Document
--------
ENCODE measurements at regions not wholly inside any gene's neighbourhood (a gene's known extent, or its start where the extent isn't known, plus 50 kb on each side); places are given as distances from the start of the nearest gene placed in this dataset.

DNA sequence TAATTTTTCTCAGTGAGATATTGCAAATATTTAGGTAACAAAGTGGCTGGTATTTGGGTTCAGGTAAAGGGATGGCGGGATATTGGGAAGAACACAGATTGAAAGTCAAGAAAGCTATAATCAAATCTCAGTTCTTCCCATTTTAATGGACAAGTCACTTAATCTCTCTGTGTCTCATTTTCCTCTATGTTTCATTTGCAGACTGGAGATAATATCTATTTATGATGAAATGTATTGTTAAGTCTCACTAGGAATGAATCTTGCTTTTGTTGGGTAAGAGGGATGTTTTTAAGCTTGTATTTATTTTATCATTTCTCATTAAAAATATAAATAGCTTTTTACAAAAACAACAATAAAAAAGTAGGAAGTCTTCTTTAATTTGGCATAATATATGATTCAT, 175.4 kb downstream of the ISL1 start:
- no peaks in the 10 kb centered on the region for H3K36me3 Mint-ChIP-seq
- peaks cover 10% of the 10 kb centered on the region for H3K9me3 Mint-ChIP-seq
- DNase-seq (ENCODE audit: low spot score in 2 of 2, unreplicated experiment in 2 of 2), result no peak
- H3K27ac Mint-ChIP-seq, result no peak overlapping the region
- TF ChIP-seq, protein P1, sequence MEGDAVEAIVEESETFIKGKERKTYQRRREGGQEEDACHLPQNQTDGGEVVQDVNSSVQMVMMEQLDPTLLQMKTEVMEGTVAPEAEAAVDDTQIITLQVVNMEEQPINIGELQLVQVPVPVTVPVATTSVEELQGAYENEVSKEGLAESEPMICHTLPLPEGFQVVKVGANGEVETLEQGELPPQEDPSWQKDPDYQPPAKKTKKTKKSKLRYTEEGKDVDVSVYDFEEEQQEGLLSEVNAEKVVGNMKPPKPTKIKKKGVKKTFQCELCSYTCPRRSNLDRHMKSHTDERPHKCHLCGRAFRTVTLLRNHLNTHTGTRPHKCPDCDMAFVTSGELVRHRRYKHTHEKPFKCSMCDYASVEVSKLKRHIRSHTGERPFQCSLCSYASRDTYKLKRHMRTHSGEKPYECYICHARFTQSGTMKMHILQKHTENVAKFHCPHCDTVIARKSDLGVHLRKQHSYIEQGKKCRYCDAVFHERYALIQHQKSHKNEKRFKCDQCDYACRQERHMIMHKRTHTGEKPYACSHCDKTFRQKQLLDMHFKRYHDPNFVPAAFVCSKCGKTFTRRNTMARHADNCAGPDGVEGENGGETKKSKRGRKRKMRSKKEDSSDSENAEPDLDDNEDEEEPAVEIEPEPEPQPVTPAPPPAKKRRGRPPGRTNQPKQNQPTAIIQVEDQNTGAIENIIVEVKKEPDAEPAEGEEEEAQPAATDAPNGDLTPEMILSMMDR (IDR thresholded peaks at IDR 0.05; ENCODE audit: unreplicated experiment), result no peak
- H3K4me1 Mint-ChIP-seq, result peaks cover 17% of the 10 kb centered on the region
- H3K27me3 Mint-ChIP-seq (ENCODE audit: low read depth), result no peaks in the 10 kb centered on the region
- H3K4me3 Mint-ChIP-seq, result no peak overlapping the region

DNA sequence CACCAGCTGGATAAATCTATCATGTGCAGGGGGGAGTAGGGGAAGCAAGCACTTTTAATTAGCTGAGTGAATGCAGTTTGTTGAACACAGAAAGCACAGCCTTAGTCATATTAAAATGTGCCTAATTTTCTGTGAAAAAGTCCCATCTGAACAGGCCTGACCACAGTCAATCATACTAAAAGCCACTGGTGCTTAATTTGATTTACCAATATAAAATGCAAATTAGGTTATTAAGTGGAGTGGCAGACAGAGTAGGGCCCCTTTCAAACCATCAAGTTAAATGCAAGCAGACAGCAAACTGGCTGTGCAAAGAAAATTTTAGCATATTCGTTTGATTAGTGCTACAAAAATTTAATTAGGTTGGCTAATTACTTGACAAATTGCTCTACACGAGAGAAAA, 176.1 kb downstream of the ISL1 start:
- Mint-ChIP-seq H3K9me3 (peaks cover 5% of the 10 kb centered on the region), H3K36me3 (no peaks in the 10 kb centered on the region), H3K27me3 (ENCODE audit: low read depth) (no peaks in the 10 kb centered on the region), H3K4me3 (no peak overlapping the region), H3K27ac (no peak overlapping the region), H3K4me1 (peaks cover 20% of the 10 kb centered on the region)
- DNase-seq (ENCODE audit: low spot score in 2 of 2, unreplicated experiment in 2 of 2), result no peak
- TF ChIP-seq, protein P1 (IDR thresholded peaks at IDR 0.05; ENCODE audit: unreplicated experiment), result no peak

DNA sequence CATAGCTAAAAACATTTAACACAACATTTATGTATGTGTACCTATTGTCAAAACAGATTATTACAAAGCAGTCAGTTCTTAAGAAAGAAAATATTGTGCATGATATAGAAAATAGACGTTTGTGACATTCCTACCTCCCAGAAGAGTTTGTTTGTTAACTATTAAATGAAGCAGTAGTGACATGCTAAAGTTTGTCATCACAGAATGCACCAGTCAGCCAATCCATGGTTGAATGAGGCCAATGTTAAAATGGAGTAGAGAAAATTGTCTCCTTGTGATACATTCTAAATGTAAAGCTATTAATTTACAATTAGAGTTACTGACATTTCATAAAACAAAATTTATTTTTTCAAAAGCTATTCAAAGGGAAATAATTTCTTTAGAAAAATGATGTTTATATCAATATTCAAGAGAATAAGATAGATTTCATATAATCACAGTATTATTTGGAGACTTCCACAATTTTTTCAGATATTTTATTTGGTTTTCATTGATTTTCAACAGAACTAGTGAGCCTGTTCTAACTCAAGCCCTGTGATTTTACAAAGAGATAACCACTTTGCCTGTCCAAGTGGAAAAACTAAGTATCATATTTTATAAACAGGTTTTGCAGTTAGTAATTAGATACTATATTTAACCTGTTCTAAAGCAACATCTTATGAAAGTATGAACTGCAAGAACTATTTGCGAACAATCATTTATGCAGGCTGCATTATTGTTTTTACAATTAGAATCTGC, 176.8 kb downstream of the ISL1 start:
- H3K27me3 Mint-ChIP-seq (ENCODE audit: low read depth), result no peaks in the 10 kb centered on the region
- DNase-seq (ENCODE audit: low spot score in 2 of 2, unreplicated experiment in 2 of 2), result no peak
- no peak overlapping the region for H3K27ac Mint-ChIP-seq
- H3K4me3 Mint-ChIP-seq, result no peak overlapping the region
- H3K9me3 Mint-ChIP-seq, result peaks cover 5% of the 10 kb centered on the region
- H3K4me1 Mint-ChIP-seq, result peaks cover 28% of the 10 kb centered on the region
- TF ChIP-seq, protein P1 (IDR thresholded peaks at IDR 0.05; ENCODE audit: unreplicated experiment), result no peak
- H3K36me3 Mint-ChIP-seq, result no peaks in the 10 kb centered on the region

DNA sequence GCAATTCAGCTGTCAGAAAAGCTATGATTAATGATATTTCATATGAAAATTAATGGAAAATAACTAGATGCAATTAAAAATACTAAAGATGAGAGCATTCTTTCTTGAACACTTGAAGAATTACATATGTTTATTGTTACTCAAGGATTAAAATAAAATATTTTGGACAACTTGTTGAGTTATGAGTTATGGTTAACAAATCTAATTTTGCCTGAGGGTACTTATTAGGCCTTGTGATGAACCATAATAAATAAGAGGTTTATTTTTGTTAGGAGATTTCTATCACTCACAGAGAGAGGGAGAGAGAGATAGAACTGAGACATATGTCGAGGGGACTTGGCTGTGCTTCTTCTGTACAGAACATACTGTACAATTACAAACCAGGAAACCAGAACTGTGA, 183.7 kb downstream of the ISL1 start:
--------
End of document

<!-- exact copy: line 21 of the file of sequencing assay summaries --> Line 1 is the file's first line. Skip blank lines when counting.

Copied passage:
- H3K4me1 Mint-ChIP-seq, result peaks cover 28% of the 10 kb centered on the region